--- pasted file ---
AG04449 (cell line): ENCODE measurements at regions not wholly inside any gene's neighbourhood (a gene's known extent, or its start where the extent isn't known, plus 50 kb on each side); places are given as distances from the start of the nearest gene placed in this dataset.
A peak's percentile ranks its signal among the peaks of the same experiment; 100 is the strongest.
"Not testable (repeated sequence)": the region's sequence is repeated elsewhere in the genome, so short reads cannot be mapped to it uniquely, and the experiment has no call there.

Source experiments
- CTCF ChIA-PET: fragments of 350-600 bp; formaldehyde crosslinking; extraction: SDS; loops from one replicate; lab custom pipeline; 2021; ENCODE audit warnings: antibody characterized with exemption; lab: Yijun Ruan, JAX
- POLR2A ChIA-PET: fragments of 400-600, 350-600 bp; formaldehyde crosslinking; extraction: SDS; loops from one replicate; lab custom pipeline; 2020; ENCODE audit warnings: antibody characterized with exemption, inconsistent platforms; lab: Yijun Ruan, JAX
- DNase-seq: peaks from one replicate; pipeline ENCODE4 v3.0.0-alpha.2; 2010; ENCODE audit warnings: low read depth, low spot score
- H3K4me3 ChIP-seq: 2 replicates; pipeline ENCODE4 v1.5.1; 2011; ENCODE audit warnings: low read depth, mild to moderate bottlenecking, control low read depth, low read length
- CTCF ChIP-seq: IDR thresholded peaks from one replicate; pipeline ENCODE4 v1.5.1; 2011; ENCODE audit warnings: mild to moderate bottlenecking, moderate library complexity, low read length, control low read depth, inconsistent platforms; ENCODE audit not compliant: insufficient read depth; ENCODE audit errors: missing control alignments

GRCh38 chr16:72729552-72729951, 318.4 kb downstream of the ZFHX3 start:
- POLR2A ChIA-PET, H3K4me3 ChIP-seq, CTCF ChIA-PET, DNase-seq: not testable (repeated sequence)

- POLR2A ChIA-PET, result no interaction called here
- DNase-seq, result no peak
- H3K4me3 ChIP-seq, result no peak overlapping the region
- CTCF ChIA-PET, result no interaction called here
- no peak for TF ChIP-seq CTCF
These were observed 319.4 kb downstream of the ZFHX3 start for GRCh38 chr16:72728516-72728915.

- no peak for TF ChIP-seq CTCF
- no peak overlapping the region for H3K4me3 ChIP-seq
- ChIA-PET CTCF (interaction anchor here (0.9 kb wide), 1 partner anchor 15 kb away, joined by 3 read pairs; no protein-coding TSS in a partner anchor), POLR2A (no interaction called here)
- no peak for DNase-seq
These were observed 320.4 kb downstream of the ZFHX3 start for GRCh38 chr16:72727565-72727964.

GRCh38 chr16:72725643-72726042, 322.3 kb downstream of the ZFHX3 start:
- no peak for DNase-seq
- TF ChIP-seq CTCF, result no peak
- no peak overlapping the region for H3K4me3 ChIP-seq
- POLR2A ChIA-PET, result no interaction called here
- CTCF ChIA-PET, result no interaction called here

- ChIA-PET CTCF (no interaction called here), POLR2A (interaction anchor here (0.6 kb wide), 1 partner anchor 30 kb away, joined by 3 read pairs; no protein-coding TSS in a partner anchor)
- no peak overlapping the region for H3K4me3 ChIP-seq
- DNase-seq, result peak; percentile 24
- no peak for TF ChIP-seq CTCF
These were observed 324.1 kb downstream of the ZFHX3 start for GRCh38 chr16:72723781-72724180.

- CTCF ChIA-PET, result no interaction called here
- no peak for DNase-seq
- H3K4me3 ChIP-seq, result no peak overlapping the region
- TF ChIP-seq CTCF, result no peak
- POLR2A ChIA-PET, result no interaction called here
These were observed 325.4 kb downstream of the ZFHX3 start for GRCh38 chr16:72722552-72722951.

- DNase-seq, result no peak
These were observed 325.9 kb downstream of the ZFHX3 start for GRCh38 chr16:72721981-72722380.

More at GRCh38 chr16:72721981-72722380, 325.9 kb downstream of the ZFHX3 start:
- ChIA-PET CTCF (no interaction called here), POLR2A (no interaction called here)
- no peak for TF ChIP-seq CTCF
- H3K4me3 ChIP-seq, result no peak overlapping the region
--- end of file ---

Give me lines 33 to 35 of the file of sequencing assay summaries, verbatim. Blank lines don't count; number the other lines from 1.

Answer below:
These were observed 324.1 kb downstream of the ZFHX3 start for GRCh38 chr16:72723781-72724180.

- CTCF ChIA-PET, result no interaction called here
- no peak for DNase-seq